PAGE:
READ ALSO: Will freelancers benefit from Germany’s €300 energy allowance?

If you are engaged in some form of artistic profession in Germany – which can include journalism to pottery – you may be entitled to membership to the Kunstlersozialkasse (artists’ social insurance).

Being a member of the KSK means you only have to pay half of your health insurance and pension contributions, and the KSK will pay the rest.

4. Work out how much you think you will earn

As with starting any business, you need to have some idea of your expected earnings from the outset.

If you’re just starting out as a freelancer, or have some freelance gigs on the side of an employment position, then it might be worth considering registering yourself as a Kleinunternehmer (“small business”).

As a Kleinunternehmer, you can currently earn up to €22.000 per year without having to charge VAT and having to submit only yearly tax declarations.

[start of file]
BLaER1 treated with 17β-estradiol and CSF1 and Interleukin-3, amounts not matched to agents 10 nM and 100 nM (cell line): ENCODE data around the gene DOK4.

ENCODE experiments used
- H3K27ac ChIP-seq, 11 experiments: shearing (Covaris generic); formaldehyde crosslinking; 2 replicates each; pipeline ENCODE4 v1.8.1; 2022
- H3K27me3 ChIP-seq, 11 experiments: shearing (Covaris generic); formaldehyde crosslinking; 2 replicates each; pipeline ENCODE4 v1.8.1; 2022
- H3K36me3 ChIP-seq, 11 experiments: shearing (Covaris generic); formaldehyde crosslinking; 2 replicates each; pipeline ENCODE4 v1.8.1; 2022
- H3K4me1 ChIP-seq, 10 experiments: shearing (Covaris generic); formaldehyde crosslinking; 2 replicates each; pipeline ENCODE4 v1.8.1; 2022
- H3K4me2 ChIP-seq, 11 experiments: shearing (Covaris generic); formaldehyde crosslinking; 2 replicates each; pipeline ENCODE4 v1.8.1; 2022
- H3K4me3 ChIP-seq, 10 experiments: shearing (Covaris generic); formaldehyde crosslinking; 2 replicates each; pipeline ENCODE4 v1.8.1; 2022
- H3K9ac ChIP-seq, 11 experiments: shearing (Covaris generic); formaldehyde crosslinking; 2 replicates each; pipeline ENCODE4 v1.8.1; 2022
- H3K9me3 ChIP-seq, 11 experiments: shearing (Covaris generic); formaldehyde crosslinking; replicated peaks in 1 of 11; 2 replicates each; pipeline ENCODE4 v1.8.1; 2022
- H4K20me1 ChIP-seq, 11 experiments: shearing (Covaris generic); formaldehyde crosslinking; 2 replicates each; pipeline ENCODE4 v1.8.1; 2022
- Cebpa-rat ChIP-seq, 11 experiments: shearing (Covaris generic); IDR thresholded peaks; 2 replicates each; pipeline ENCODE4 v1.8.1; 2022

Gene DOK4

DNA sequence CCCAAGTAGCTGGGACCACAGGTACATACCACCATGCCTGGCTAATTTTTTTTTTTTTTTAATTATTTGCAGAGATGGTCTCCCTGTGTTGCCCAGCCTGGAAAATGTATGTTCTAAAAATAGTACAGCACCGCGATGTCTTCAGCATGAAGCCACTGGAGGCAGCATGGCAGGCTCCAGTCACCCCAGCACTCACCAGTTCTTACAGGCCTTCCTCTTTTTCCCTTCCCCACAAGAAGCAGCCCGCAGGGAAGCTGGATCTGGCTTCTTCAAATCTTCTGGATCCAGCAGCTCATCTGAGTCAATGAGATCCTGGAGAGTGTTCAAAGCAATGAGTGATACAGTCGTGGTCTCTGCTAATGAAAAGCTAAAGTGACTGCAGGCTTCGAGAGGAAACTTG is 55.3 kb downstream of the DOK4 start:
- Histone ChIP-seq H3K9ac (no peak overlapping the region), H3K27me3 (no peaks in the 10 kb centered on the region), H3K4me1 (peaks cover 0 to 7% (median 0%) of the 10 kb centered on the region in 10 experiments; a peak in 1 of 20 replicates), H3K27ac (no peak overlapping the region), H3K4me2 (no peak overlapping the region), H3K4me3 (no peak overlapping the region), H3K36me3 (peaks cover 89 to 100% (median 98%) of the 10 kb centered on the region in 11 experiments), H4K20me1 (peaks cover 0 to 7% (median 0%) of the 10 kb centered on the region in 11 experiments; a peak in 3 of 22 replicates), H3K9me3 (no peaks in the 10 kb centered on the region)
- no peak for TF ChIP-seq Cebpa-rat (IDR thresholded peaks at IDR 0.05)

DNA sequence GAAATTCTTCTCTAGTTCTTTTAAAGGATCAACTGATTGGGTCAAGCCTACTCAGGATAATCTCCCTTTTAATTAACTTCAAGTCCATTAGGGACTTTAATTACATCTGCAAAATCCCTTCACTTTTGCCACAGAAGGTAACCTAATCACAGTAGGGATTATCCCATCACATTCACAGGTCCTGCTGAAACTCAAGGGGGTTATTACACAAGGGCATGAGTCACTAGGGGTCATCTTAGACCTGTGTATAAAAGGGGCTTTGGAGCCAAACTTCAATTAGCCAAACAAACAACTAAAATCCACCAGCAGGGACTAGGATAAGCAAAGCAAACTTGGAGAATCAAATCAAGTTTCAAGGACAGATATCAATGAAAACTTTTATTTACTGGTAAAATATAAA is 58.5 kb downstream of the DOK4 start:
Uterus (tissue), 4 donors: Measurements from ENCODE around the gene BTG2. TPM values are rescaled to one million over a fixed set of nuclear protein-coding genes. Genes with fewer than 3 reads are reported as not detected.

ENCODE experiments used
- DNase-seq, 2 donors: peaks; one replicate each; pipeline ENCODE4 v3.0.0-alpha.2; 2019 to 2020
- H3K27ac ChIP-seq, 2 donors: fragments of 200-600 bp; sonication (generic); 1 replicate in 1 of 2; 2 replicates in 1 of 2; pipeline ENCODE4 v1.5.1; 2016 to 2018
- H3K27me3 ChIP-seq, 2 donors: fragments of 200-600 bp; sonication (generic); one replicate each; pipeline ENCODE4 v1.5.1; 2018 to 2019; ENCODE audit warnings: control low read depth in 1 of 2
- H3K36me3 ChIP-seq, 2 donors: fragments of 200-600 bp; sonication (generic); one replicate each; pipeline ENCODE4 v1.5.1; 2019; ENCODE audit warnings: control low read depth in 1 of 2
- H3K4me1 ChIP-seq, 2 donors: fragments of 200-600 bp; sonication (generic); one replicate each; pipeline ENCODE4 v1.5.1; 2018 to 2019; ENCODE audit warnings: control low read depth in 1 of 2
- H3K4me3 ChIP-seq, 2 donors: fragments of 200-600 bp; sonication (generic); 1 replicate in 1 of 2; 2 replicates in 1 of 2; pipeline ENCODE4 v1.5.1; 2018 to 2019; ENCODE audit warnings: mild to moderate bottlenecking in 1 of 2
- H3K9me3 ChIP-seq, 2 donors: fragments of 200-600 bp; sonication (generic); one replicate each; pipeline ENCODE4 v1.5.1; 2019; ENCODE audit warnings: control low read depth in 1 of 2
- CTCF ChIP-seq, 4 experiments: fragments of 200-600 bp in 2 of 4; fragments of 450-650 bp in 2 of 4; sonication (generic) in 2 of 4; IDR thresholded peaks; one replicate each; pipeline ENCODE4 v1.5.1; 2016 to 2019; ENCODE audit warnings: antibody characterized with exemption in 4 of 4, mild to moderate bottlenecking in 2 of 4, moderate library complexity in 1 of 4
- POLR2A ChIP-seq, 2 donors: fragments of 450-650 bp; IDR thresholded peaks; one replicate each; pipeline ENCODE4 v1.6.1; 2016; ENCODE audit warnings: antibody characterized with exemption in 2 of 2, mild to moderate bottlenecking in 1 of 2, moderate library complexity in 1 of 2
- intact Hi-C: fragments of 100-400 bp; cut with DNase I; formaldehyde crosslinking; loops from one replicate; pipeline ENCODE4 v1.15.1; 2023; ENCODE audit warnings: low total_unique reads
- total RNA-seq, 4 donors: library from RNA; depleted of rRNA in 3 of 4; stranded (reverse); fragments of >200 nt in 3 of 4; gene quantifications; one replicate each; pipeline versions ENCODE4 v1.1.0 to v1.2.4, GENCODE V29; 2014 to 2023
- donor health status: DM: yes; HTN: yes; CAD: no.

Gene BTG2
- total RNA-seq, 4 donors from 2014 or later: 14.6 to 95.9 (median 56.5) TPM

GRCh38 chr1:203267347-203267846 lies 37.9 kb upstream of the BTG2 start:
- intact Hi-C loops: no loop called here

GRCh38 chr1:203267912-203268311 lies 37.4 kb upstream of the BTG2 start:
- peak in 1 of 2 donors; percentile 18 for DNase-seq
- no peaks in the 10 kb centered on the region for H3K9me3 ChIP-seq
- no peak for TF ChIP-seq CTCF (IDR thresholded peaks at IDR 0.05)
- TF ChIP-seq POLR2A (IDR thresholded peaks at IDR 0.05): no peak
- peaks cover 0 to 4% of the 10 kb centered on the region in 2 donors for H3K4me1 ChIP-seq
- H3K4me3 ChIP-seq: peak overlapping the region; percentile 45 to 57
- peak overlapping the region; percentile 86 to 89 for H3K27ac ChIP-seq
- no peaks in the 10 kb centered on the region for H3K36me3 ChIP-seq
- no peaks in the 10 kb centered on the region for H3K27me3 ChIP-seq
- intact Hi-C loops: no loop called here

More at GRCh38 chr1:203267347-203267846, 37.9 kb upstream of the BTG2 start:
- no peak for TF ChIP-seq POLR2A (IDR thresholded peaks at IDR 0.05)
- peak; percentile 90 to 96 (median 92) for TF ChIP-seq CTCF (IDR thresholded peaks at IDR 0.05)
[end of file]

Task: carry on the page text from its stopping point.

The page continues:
An income tax declaration form lies on a table. Photo: picture alliance/dpa/dpa-Zentralbild | Hans-Jürgen Wiedl

Be aware that if you are registered as this kind of freelancer, you must include the following sentence in your invoices: ‘Gemäß § 19 UStG wird keine Umsatzsteuer berechnet’ which means ‘In accordance with Paragrah19 of the German VAT law, no VAT has been added to this invoice.’

READ ALSO: Everything you need to know about your German tax return in 2022

If you think you will earn more than €22.000 per year, you will need to pay Umsatzsteuer (VAT) and will have to submit tax declarations in advance and more often. Depending on how much you earn, this could be every month or every quarter. 

5. Get your insurance in order

In Germany, it’s a legal requirement to have health insurance.